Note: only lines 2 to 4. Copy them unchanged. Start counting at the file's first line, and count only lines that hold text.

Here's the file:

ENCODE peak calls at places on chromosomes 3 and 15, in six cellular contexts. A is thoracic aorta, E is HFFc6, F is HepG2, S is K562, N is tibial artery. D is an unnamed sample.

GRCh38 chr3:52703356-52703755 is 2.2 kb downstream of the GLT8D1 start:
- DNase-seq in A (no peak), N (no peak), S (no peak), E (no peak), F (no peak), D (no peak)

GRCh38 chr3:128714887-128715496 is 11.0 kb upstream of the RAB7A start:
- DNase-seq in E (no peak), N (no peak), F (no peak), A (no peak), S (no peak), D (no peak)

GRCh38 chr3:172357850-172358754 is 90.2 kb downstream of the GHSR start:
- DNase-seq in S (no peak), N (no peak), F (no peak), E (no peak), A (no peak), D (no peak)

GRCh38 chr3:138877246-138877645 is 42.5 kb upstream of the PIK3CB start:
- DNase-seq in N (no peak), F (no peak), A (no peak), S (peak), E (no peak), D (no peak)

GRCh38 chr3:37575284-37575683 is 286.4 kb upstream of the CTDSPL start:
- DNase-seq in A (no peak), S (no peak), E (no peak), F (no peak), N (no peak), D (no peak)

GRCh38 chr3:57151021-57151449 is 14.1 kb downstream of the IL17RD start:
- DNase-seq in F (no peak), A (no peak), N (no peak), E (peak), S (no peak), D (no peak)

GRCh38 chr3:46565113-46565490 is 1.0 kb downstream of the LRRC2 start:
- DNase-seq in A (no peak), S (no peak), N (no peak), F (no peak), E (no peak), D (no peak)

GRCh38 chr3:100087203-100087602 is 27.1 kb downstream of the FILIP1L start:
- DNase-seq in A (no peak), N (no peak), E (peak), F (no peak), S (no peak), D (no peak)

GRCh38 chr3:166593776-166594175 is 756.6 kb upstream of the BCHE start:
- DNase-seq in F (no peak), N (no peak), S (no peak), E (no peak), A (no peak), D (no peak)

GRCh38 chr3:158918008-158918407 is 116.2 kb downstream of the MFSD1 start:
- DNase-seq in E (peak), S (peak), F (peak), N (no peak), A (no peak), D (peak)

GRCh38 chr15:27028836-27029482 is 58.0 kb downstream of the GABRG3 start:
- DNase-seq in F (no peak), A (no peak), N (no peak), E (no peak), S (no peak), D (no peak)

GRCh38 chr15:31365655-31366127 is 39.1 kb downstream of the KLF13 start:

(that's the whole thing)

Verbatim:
GRCh38 chr3:52703356-52703755 is 2.2 kb downstream of the GLT8D1 start:
- DNase-seq in A (no peak), N (no peak), S (no peak), E (no peak), F (no peak), D (no peak)

GRCh38 chr3:128714887-128715496 is 11.0 kb upstream of the RAB7A start: